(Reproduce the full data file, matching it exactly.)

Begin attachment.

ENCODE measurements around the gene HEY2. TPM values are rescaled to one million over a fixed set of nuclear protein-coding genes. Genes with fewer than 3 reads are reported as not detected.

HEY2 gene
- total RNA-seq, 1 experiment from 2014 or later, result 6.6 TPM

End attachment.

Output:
ENCODE measurements around the gene HEY2. TPM values are rescaled to one million over a fixed set of nuclear protein-coding genes. Genes with fewer than 3 reads are reported as not detected.

HEY2 gene
- total RNA-seq, 1 experiment from 2014 or later, result 6.6 TPM